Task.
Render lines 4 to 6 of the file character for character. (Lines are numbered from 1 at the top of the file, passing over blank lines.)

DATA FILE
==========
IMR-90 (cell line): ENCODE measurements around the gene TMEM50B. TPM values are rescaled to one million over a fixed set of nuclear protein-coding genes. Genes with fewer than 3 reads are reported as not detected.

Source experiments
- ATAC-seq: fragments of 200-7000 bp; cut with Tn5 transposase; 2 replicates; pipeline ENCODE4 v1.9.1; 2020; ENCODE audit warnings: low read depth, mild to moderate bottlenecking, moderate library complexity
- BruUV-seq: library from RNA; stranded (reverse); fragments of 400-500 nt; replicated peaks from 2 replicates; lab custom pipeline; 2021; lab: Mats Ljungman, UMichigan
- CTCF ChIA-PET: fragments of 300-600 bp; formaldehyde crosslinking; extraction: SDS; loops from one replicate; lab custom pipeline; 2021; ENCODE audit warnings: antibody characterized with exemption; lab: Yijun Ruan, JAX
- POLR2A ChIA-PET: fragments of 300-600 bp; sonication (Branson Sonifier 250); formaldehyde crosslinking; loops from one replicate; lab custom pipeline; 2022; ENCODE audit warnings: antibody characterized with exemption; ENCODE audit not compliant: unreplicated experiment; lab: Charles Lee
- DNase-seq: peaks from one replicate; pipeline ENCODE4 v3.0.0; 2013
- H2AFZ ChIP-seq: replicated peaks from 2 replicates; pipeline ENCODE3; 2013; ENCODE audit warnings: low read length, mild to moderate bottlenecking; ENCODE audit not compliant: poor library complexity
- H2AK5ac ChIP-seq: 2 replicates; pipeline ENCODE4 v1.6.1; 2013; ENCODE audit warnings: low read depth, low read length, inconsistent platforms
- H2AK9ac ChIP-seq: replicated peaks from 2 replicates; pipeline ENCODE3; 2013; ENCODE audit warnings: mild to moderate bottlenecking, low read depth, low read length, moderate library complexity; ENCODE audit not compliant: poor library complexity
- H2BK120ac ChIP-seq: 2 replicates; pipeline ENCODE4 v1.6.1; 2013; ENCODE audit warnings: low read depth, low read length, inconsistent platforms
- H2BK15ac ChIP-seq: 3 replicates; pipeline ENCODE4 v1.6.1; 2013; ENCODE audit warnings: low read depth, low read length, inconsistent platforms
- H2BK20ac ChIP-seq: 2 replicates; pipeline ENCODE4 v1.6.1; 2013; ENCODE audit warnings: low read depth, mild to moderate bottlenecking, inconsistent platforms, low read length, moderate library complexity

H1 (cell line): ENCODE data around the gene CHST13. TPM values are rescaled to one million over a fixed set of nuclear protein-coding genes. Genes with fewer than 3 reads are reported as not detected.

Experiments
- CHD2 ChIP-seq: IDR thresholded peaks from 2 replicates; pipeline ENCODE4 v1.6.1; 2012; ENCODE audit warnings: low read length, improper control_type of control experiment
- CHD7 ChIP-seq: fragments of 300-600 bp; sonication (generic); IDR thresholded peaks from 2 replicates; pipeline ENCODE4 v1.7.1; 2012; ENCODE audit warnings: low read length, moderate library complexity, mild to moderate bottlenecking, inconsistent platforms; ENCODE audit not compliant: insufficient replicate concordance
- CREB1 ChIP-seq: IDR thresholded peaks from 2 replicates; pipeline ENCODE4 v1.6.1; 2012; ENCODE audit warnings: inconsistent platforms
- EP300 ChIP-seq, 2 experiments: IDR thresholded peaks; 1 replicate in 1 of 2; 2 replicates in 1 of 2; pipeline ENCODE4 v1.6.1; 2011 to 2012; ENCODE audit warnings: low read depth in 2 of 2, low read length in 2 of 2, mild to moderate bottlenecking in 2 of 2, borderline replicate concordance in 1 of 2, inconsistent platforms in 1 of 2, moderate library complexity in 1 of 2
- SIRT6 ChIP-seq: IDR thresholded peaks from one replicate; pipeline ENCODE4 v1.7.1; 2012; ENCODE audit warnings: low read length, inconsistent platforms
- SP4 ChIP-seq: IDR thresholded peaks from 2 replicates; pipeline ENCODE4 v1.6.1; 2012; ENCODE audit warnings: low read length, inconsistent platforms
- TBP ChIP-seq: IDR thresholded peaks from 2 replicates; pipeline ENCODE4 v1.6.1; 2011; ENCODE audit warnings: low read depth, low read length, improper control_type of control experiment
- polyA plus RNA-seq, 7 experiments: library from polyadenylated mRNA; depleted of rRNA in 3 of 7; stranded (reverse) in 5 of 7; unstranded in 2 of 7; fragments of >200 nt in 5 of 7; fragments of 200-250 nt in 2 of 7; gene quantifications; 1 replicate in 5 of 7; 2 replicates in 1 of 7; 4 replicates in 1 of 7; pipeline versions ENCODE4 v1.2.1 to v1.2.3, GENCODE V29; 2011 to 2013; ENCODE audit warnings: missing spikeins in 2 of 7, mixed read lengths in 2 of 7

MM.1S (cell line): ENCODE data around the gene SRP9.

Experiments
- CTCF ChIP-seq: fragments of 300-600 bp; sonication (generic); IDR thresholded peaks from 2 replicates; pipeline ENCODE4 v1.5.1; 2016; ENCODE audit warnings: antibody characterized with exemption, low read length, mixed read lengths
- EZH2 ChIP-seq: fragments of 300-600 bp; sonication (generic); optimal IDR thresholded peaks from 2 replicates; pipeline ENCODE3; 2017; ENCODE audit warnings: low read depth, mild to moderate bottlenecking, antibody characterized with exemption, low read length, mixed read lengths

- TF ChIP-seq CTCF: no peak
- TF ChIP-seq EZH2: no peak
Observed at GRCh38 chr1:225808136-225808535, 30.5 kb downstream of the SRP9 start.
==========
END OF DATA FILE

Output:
- BruUV-seq: library from RNA; stranded (reverse); fragments of 400-500 nt; replicated peaks from 2 replicates; lab custom pipeline; 2021; lab: Mats Ljungman, UMichigan
- CTCF ChIA-PET: fragments of 300-600 bp; formaldehyde crosslinking; extraction: SDS; loops from one replicate; lab custom pipeline; 2021; ENCODE audit warnings: antibody characterized with exemption; lab: Yijun Ruan, JAX
- POLR2A ChIA-PET: fragments of 300-600 bp; sonication (Branson Sonifier 250); formaldehyde crosslinking; loops from one replicate; lab custom pipeline; 2022; ENCODE audit warnings: antibody characterized with exemption; ENCODE audit not compliant: unreplicated experiment; lab: Charles Lee